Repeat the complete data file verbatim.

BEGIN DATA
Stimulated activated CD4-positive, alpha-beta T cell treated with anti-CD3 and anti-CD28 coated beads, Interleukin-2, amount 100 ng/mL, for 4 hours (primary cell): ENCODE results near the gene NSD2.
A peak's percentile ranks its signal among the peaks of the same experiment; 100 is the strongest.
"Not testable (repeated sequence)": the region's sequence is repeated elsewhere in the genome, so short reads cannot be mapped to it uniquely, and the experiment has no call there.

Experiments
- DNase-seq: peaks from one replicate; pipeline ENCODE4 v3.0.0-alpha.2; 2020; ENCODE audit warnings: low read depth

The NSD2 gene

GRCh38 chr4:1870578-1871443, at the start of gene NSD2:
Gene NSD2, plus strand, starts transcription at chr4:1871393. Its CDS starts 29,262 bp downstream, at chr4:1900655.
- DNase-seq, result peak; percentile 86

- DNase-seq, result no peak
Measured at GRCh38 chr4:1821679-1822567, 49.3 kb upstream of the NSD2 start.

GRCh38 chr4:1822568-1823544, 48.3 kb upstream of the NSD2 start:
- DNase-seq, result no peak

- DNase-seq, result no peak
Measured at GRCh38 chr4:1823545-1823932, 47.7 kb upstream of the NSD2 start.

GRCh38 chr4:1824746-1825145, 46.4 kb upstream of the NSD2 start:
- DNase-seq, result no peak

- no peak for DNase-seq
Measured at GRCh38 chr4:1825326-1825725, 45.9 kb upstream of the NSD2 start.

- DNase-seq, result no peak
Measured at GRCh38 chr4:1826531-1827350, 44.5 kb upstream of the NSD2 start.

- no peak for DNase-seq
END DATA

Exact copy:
Stimulated activated CD4-positive, alpha-beta T cell treated with anti-CD3 and anti-CD28 coated beads, Interleukin-2, amount 100 ng/mL, for 4 hours (primary cell): ENCODE results near the gene NSD2.
A peak's percentile ranks its signal among the peaks of the same experiment; 100 is the strongest.
"Not testable (repeated sequence)": the region's sequence is repeated elsewhere in the genome, so short reads cannot be mapped to it uniquely, and the experiment has no call there.

Experiments
- DNase-seq: peaks from one replicate; pipeline ENCODE4 v3.0.0-alpha.2; 2020; ENCODE audit warnings: low read depth

The NSD2 gene

GRCh38 chr4:1870578-1871443, at the start of gene NSD2:
Gene NSD2, plus strand, starts transcription at chr4:1871393. Its CDS starts 29,262 bp downstream, at chr4:1900655.
- DNase-seq, result peak; percentile 86

- DNase-seq, result no peak
Measured at GRCh38 chr4:1821679-1822567, 49.3 kb upstream of the NSD2 start.

GRCh38 chr4:1822568-1823544, 48.3 kb upstream of the NSD2 start:
- DNase-seq, result no peak

- DNase-seq, result no peak
Measured at GRCh38 chr4:1823545-1823932, 47.7 kb upstream of the NSD2 start.

GRCh38 chr4:1824746-1825145, 46.4 kb upstream of the NSD2 start:
- DNase-seq, result no peak

- no peak for DNase-seq
Measured at GRCh38 chr4:1825326-1825725, 45.9 kb upstream of the NSD2 start.

- DNase-seq, result no peak
Measured at GRCh38 chr4:1826531-1827350, 44.5 kb upstream of the NSD2 start.

- no peak for DNase-seq